FTU Plans General Strike if Night Wages Are Lowered

The Free Trade Union plans to call a general strike if the National Assembly lowers night wages from 200 to 130 percent of day rates later this month, FTU Presi­dent Chea Mony said Sunday.

The National Assembly plans to vote May 17 on an amendment to the Labor Law that would lower night wages. Prime Minister Hun Sen wrote to the Assembly last month asking it to make the amendment, saying this would boost em­ployment and spur investment.

“We will strike if the National Assembly approves the law,” Chea Mony said, though he added that FTU members will have to be consulted before a final decision is made. The FTU, which claims to have 70,000 members, would agree to 150 percent night rates if the work week was decreased from 48 to 44 hours, he added.

Chhoun Mom Thol, president of the CPP-affiliated Cambodian Union Federation, said he supported the draft amendment and that his union would oppose any strike.

John Ritchotte, the chief technical adviser for the International Labor Organization’s labor dispute resolution project, said global norms for night wages are 130 to 150 percent of day rates.

“200 percent? I don’t think you’d find that as a standard practice anywhere,” he said. Lowering the rate, he added, will make it more attractive for employers to put in place a night shift. “It should increase employment, but that depends on the number of orders,” he said.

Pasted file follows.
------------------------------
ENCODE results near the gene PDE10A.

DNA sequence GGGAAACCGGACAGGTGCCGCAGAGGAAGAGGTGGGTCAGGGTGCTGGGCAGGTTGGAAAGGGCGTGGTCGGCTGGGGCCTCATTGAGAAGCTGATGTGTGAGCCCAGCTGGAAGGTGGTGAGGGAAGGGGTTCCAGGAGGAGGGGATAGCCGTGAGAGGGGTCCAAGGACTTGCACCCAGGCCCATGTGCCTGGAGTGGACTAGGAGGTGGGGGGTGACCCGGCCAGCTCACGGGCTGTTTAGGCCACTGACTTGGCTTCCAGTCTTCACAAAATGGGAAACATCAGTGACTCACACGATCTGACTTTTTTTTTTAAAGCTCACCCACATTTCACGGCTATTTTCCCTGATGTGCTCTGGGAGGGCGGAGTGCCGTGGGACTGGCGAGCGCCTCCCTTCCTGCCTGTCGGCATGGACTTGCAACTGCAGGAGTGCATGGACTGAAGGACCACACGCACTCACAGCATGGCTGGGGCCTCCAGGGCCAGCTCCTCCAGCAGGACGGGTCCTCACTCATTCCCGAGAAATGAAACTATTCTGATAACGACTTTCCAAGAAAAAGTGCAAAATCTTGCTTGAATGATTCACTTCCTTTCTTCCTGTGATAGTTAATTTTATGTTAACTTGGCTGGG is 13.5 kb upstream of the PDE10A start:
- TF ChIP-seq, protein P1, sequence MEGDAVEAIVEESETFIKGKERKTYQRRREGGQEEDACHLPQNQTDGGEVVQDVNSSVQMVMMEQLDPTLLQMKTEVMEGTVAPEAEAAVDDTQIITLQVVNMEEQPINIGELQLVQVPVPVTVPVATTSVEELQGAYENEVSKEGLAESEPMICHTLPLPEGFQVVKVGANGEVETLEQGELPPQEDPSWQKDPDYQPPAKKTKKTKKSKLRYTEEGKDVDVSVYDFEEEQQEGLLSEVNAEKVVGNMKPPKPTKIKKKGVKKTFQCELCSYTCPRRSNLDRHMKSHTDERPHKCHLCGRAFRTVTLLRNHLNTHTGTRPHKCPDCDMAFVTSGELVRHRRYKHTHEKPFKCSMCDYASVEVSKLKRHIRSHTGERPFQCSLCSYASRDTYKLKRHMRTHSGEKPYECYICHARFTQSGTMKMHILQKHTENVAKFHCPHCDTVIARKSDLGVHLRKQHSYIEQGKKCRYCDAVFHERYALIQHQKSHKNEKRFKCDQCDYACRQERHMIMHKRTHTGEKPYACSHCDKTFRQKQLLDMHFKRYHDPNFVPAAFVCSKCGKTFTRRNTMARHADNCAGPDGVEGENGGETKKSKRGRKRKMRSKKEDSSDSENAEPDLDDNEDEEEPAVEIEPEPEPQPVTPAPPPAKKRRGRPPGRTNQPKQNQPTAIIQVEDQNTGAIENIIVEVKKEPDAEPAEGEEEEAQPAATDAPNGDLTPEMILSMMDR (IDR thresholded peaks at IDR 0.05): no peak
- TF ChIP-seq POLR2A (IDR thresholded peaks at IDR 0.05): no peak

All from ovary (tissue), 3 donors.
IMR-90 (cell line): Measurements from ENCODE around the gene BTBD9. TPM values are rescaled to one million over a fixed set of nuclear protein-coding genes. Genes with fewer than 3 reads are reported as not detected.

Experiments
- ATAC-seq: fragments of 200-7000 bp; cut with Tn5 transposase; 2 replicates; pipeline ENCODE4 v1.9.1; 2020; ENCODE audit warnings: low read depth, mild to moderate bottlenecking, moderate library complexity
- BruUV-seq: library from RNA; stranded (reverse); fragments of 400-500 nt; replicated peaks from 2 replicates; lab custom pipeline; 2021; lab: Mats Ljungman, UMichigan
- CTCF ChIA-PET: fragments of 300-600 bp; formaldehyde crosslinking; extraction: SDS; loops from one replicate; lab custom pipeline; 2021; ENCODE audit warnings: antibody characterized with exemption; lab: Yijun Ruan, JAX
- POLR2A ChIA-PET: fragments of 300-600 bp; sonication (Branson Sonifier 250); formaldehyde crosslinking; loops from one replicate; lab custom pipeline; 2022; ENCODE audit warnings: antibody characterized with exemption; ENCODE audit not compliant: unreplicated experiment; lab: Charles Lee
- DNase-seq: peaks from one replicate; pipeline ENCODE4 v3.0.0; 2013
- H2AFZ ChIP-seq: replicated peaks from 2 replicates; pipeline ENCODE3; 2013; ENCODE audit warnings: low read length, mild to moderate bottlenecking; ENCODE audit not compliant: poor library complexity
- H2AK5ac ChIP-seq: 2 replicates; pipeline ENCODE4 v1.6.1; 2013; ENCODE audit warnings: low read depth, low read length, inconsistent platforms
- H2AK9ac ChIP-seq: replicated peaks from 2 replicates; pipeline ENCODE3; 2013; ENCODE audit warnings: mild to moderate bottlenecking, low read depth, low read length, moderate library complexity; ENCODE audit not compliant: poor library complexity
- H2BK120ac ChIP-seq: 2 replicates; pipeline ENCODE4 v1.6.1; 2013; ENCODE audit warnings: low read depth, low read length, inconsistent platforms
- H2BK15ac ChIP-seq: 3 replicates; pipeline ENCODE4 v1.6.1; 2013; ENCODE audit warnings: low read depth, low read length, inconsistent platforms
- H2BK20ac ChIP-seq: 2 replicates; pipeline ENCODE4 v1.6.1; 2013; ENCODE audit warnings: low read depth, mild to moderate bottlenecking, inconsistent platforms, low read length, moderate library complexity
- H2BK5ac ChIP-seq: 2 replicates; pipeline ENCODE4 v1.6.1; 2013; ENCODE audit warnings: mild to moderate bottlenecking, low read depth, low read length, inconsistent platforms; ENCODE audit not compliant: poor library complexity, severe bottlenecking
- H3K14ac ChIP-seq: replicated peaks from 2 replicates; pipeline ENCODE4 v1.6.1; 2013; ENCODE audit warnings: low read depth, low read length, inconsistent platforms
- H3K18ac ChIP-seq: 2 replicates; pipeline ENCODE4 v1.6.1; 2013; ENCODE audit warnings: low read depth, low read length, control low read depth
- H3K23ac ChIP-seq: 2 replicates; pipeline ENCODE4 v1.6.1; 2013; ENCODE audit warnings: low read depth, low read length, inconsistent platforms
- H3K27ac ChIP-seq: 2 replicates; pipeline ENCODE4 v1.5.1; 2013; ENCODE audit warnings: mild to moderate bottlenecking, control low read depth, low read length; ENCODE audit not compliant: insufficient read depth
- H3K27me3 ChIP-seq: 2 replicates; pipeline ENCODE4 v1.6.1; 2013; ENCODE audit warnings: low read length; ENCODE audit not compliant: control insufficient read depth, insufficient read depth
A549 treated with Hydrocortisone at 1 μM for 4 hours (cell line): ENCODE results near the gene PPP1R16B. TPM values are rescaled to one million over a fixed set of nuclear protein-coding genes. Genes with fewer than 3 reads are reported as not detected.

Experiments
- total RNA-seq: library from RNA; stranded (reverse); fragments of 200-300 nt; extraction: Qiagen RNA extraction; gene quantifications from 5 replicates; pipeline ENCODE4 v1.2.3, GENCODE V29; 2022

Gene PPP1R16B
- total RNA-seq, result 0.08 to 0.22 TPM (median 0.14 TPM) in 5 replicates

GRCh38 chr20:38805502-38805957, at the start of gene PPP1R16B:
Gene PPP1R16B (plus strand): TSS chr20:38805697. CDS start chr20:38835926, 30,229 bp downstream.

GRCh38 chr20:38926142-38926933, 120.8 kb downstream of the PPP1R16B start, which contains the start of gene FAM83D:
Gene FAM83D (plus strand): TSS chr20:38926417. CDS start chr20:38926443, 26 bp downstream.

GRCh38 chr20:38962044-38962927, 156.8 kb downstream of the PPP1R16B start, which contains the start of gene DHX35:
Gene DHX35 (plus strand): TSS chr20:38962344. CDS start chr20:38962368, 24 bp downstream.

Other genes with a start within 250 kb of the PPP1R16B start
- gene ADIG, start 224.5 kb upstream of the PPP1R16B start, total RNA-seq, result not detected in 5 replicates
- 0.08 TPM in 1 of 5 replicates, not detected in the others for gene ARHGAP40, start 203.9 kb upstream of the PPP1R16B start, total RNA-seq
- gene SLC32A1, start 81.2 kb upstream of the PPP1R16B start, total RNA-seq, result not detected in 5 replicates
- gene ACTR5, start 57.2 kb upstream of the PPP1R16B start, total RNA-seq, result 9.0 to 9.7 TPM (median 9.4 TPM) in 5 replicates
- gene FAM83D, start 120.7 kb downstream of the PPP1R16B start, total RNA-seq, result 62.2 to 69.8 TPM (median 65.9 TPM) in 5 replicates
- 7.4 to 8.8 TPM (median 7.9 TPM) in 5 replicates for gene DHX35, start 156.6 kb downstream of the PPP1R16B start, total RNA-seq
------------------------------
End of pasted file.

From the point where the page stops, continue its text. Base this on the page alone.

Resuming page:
Ritchotte said Cambodia is al­ready at a competitive disadvantage to China and Vietnam because it has to import raw materials, which slows down production times.

“If you can deliver product faster than your competitor you can get the order,” he said. “To the extent that a night shift can decrease turnaround time and allow for quicker production, it can make Cambodia more competitive.”

Ken Loo, secretary-general of the Garment Manufacturers Asso­ciation of Cambodia, said Cambo­dia’s high night rate was a strong disincentive for manufacturers. Currently only six or seven of Cam­bo­dia’s garment factories have night shifts, he said, adding that if all factories were to instate a night shift, employment in the garment sector, which now stands at 350,000, could “easily double.”

“The government has been saying that there are a quarter of a million new entrants into the labor market each year. What other industry can absorb these workers?” he asked.

Chea Mony said there are better ways to boost business in Cambo­dia than cutting workers’ wages. In a letter to acting National Assembly President Nguon Nhel dated Thurs­day, Chea Mony urged him to dismiss the amendment, adding: “In order to maintain investment and investors, we must eliminate cor­rup­tion, bureaucracy, improve se­curity and infrastructure.”

He added that night work re­mains “very dangerous” for workers, citing the February murder of FTU official Hy Vuthy, who was shot dead as he returned from working the night shift at a Phnom Penh factory.


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